Apartment in Tel-Aviv by Bronstein Bracha Architecture & Design
Redesigned by Bronstein Bracha Architecture & Design for a retired couple, this modern apartment is situated in Tel Aviv, Israel.
A retired couple, who spent most of their lives living in Berlin, Germany, decided to immigrate to Israel.
For most of their adult life, he has been venturing in real estate while she was an executive in the field of advertising.
Both are “city folk”, infatuated with the fast paced urban lifestyle, accustomed to the hustle & bustle that only city centers can provide.
While Searching for their new home, there was no doubt, location won’t be an issue for compromise.
The city of Tel-aviv was a natural choice for their retirement.
On the other hand, Tel aviv’s real estate booming market, in the last decade, made record breaking numbers which made it difficult to find a reasonable space-cost ratio.
As result, the compromise came in the form of a much smaller living space than the couple was used to.
After a long search, the couple fell in love with a 2 bedroom apartment (80 sqm) located in the heart of the city, on the first floor of a new residential building with a small balcony overlooking an adjacent palm tree and a sunny southern front.
Immediately after purchasing the apartment, the couple contacted the Tel-avivien based architecture & design firm “Bronstein-Bracha Architecture & Design”.
Briefing the design team, The designers were asked to incorporate a very ambitious program to their 80 sqm wall partition plan.
Since the couple’s children and grandchildren, who still live in Germany, visit quite often, it was crucial that the program include a separate bedroom & bathroom for exclusive use by the guests.
During the initial stage of planning and through long meetings discussing the couple’s wants’ needs & dreams, the designers where exposed to their vibrant & adventurous life story.
These meetings inspired the design team and helped crystalize the conceptual design language.
A juxta position between the clear, clean & crisp lines of the international movement (which Tel aviv has embraced thought it’s short existence) in one hand, and the 60’s- 70’s ‘hip’ advertising world in Berlin, where “Mad Man” style offices and rough underground smoky clubs dominate the scene’ on the other.
Entering the apartment, a dark concrete wall accompanies the visitor towards the living room and kitchen area, as a reminder of the roughness that characterizes the city and as a conceptual path to a much peaceful and intimate space.
On the right side of the entrance door a small service space was designed with a minimalist in-built washer/dryer closet that leads to the guest bedroom.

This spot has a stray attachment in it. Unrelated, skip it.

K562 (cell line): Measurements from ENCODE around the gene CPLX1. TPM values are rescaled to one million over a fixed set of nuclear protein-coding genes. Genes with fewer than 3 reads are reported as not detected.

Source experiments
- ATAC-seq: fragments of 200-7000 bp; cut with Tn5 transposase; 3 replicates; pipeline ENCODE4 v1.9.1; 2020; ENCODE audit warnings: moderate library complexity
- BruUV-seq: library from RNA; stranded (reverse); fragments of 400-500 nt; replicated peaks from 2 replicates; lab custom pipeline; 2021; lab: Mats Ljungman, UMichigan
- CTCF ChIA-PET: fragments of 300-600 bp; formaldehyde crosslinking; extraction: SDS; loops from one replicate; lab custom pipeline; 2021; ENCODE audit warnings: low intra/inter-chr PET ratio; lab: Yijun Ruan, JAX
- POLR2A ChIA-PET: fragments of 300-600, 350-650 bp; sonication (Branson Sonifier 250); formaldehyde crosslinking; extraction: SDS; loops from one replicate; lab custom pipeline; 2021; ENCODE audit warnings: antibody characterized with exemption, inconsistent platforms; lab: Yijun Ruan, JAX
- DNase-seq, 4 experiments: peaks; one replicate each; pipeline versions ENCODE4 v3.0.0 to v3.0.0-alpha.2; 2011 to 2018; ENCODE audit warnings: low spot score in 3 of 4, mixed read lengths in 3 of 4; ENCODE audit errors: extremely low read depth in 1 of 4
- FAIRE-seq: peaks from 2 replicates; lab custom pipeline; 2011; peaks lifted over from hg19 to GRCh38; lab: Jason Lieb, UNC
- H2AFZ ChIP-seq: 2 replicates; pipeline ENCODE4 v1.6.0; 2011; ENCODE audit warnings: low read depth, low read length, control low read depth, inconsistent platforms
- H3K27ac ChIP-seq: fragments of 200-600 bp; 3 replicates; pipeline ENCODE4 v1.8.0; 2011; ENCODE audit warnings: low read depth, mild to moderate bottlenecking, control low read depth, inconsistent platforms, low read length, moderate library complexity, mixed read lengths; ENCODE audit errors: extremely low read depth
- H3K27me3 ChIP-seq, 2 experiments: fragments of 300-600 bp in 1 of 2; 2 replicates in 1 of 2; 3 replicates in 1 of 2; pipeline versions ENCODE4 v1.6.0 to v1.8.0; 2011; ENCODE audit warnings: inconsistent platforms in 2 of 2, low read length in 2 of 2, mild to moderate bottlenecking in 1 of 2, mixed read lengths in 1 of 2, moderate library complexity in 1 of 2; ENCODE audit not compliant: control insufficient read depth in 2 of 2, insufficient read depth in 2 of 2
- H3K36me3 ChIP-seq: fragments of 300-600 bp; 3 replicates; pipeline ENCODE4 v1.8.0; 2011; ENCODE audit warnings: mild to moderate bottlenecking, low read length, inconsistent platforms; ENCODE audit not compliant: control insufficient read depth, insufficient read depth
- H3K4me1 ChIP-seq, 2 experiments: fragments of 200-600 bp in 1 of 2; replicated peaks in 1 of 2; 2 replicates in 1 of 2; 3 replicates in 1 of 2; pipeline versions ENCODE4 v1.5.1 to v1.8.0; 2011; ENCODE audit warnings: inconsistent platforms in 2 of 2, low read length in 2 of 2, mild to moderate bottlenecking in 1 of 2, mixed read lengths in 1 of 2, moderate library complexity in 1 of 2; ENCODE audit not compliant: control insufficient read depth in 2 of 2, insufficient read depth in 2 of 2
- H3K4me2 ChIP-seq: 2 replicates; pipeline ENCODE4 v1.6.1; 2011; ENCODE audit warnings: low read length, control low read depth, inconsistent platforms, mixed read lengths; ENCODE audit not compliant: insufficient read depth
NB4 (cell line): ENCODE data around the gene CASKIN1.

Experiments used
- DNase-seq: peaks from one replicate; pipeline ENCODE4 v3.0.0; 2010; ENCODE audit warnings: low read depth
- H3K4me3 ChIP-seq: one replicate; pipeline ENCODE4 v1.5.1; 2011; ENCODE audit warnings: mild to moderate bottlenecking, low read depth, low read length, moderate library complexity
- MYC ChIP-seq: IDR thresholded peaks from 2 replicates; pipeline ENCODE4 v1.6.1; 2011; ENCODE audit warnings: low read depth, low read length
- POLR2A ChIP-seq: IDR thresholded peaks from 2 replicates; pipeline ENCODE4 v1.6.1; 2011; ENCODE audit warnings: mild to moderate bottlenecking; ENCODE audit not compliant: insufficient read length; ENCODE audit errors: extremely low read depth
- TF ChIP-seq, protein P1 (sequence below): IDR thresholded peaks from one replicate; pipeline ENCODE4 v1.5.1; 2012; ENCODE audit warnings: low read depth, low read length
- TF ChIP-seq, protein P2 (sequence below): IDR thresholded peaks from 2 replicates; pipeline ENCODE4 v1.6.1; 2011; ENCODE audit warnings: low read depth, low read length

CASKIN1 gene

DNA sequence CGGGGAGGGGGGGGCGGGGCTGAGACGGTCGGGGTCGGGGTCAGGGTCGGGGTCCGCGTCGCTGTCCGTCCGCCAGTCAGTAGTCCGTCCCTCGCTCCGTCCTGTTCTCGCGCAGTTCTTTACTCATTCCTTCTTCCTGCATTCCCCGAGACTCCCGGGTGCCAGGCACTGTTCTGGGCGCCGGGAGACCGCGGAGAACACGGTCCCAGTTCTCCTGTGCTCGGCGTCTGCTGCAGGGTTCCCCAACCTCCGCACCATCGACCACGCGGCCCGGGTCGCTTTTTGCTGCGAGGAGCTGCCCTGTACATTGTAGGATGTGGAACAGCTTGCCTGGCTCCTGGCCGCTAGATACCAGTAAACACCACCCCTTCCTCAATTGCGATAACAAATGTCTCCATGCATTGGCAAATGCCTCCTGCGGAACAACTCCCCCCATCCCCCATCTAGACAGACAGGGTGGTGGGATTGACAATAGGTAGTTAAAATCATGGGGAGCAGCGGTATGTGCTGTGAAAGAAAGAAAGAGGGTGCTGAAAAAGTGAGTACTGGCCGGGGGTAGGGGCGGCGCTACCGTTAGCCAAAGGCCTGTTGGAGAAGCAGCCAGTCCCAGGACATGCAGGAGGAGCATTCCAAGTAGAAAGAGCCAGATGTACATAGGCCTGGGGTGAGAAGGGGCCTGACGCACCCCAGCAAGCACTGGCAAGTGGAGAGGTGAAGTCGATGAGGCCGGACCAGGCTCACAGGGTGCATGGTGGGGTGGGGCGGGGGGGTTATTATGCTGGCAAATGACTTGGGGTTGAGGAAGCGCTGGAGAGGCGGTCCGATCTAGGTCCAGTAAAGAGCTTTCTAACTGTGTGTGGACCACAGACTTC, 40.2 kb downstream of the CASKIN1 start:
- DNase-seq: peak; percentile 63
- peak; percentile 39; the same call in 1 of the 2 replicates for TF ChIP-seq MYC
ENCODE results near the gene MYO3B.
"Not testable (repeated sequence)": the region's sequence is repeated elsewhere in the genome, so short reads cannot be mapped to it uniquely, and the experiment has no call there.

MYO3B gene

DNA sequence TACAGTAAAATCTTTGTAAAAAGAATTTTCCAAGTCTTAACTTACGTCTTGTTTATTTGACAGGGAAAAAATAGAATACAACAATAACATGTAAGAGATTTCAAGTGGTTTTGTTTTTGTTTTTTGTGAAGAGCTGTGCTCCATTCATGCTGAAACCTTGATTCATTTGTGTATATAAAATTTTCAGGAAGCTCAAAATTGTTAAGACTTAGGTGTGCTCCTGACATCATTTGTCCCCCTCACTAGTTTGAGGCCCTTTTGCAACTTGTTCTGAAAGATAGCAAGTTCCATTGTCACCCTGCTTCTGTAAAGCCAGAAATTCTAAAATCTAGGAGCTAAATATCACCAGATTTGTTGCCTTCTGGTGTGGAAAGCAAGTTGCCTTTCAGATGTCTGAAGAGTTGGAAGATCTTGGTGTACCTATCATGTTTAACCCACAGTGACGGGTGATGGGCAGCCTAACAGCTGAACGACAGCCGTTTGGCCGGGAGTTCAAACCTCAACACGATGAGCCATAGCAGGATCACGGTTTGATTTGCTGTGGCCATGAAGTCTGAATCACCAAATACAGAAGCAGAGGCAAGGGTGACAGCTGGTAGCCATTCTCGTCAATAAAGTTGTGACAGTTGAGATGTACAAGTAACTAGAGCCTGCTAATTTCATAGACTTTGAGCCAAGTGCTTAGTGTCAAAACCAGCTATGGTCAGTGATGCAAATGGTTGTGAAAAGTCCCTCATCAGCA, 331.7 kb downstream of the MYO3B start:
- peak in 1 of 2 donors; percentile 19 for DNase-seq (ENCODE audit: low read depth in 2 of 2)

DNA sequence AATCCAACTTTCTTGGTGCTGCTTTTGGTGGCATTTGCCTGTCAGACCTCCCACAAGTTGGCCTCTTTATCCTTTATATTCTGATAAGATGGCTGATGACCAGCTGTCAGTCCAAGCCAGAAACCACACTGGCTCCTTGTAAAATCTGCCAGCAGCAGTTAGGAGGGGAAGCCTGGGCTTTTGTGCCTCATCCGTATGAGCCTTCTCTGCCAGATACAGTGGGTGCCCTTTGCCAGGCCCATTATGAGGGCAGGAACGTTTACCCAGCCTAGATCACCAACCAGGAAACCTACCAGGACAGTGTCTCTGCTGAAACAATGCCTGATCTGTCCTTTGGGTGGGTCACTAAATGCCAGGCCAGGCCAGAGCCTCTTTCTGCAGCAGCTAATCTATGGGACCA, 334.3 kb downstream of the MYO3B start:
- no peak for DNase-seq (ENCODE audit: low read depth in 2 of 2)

This bedroom is also used as a room for reading and writing whenever it is not used by guests and visitors.
Going back to the entrance, half way, on the left side of the corridor, a guest bathroom was planned.
The narrow space includes a tight but sufficient toilet-sink-shower composition.
This constellation allows a separate and independent use of the guests in a manner that does not interfere with the day-to-day conduct of the couple.
Taking into consideration that this space serves only the guests and despite its narrow proportions, the designers choose to cover the bathroom’s walls with dark shades of rust and aquamarine tiles, whilst using dim dramatic lighting.
This grungy space comes as an unpredictable surprise in the least expected place, echoing the underground atmosphere the couple & designers wanted to incorporate in the design.
Further down the corridor, on the right side entering the living room space, a library with an in-built desk is peeking around the corner.
The library is made out of black metal with incorporated American walnut root shelfs and storage boxes, influenced by construction scaffoldings.
The corridor’s concrete wall folds and continues as its background.
The living room and it’s continuation as an open dining & kitchen space are both parallel to the southern sunny façade and the cantilevered balcony.
This area is characterized by white gentle tones, which accentuate the contrast with the dark shades coming from the entrance area and the dark shelves niche located on the kitchen’s side.
Right next to the niche, the designers located an entrance door leading to the main bedroom.
The cornered passageway was designed as an inbuilt closet for the couple’s use.
Floor to ceiling Mirror doors where located around the corner, aiming to enlarge the narrow space.
Due to lack of storage space, a large inbuilt cabinet was designed, covering the bed from both its sides and from above.
Aiming to emphasize the “heart” of the room, as its most intimate place, A large oak root wood board was designed to cover the headboard.
On the other side, A composition of the TV niche and a black iron paneled wooden door lead towards the master bathroom.
In contrary to the guest bathroom, the walls of this space were characterized by a refined , lighter and brighter surfaces and coverings.
While The oak wood drawers, the floor and the folding shower bench keep the edgy contrast with their dark tones.
Photography by Shai Epstein
Visit Bronstein Bracha Architecture & Design- by Matt Watts